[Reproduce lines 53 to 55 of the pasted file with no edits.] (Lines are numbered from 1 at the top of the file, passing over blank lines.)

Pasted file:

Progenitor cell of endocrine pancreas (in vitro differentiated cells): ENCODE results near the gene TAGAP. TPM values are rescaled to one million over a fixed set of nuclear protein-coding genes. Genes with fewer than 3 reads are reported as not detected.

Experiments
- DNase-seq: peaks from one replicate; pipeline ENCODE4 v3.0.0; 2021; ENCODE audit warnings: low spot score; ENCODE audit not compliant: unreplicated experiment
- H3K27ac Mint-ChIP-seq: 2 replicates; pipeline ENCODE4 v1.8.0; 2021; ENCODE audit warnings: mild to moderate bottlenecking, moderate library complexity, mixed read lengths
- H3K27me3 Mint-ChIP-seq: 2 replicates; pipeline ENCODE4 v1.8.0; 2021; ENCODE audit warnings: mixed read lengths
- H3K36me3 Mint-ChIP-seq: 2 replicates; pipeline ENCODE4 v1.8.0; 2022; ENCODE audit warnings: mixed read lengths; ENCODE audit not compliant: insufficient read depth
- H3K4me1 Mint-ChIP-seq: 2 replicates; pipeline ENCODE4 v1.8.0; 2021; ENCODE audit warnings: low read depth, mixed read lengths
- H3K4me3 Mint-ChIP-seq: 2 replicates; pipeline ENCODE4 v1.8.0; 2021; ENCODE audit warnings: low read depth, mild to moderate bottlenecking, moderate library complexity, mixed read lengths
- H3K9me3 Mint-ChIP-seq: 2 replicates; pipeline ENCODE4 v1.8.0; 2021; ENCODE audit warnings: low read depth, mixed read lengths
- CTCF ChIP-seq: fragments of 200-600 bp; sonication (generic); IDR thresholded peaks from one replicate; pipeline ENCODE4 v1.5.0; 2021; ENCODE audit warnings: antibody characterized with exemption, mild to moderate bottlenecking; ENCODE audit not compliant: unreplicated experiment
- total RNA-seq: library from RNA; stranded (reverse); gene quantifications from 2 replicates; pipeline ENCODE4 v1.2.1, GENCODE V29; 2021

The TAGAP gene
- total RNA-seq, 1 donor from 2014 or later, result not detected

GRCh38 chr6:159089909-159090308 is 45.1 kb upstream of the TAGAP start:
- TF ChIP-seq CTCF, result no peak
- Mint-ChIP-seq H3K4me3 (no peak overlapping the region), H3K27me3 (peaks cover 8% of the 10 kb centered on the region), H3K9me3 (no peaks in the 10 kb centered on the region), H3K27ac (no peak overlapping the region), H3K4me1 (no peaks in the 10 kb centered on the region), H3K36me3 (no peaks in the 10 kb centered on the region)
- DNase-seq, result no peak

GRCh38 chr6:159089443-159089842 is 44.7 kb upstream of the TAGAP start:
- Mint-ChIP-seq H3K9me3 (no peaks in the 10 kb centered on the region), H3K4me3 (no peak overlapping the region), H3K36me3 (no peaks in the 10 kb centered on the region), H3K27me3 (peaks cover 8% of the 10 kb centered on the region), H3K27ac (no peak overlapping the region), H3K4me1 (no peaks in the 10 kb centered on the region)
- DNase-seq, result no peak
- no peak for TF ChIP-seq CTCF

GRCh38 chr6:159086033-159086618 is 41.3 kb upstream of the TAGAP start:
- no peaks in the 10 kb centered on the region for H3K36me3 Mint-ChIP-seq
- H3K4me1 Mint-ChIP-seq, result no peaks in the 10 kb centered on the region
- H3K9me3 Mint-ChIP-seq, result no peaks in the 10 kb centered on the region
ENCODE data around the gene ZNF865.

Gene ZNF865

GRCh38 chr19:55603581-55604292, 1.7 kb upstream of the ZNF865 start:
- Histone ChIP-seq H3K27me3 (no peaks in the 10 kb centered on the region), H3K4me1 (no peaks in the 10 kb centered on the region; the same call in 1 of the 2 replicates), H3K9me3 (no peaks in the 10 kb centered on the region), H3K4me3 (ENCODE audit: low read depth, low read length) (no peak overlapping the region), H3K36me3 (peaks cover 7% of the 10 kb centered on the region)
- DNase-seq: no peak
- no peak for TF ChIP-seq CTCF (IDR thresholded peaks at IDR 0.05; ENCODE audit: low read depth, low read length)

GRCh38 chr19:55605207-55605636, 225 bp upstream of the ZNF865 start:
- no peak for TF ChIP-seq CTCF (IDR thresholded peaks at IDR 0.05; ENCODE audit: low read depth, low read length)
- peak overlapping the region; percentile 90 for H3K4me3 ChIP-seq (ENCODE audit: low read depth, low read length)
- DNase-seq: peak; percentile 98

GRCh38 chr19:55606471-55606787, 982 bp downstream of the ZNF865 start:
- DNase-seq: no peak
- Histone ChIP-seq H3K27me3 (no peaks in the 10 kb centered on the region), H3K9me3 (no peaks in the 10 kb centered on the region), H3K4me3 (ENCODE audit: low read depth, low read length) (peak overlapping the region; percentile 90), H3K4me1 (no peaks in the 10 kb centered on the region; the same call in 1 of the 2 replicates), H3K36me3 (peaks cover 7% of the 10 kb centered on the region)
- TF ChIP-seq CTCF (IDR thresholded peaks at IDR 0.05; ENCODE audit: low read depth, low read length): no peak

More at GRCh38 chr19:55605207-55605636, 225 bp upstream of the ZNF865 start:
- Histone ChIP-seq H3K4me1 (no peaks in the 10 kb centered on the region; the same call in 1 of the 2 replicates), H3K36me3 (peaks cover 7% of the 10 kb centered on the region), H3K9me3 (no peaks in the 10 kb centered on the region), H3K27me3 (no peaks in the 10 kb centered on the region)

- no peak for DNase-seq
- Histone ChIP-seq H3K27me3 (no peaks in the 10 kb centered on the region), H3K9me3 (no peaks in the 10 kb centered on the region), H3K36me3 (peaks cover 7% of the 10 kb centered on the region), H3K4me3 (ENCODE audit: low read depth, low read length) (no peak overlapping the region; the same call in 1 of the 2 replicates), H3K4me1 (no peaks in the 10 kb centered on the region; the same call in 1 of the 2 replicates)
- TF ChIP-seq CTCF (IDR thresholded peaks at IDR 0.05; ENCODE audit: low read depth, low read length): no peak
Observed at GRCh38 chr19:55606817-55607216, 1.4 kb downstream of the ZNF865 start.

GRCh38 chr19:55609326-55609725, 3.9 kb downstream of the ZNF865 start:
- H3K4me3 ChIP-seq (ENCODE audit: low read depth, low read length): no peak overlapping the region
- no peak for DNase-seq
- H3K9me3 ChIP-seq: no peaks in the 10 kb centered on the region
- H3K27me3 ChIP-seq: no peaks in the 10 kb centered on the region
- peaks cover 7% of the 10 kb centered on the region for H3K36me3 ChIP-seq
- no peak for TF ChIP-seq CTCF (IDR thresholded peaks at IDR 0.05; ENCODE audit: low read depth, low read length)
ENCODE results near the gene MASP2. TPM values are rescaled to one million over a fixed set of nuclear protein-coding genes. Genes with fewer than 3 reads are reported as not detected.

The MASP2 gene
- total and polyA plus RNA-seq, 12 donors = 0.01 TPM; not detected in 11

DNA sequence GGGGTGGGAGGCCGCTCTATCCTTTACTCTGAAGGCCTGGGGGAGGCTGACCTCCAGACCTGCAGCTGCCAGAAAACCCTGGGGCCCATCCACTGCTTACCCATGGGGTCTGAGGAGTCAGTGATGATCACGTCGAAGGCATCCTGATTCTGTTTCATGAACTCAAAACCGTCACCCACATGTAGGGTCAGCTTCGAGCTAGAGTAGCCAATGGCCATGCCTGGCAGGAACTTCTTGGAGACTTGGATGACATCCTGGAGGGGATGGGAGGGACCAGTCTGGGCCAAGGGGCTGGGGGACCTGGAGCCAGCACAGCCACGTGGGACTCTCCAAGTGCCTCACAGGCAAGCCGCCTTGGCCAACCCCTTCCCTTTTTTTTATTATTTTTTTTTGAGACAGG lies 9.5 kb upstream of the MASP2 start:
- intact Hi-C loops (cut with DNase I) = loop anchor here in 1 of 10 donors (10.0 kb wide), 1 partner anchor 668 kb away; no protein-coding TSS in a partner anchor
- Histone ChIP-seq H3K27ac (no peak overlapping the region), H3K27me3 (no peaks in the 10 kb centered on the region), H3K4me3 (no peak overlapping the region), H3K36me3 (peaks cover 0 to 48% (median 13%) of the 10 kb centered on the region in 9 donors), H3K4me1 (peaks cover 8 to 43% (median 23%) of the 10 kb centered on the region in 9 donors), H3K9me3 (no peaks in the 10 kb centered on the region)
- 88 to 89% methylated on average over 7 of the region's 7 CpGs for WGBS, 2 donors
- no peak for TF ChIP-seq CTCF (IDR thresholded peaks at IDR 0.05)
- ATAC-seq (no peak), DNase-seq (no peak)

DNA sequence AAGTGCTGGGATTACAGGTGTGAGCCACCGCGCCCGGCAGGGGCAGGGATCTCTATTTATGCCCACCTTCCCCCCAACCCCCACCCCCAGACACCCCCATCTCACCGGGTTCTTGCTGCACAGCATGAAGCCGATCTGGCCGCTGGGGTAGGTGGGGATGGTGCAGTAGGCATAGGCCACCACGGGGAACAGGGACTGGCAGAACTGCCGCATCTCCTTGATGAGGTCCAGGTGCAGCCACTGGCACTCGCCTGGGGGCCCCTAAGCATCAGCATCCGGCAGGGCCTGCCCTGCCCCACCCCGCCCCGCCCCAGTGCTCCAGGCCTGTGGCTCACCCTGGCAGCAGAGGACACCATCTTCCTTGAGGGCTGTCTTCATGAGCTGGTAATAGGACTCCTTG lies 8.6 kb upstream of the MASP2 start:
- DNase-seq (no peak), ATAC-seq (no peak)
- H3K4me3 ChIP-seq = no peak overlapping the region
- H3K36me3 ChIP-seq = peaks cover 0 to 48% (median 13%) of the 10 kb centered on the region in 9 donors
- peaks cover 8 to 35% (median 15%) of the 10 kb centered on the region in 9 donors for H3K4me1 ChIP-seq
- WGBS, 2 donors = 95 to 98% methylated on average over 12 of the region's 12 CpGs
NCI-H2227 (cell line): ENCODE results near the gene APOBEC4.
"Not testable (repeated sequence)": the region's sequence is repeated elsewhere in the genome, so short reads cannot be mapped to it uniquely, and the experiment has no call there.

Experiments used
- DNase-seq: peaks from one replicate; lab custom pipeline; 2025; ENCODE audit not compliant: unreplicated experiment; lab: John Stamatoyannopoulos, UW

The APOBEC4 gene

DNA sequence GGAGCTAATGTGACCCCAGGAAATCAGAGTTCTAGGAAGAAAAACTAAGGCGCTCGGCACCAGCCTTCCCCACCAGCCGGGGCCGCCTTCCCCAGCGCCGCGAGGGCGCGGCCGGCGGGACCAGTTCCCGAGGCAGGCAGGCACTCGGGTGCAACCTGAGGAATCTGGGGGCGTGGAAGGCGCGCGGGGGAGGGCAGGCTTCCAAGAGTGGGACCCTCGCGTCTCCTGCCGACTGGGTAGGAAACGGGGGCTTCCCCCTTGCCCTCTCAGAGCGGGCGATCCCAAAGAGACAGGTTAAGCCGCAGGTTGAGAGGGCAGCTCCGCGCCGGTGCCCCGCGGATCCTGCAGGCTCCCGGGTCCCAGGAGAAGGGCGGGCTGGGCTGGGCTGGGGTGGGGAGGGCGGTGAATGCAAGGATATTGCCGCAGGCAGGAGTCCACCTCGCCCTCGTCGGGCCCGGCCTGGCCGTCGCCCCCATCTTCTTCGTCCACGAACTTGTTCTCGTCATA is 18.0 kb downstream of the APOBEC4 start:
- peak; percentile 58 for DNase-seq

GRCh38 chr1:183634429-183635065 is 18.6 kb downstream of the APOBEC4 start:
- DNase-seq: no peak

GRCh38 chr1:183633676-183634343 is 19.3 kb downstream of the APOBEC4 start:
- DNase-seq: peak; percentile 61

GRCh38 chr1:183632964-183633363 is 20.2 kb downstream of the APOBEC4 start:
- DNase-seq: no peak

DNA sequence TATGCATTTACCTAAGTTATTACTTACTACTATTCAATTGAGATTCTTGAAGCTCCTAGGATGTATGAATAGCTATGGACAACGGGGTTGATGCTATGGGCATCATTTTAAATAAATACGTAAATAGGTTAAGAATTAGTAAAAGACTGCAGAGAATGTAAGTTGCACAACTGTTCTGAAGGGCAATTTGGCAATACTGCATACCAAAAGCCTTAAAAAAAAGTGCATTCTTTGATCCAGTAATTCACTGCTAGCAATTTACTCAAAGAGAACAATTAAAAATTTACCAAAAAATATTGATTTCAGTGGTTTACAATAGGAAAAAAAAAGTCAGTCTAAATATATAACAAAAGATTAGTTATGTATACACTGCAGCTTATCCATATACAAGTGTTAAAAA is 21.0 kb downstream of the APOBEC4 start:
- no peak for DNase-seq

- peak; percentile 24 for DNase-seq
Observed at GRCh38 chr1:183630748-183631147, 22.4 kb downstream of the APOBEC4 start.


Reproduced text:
ENCODE results near the gene MASP2. TPM values are rescaled to one million over a fixed set of nuclear protein-coding genes. Genes with fewer than 3 reads are reported as not detected.

The MASP2 gene
- total and polyA plus RNA-seq, 12 donors = 0.01 TPM; not detected in 11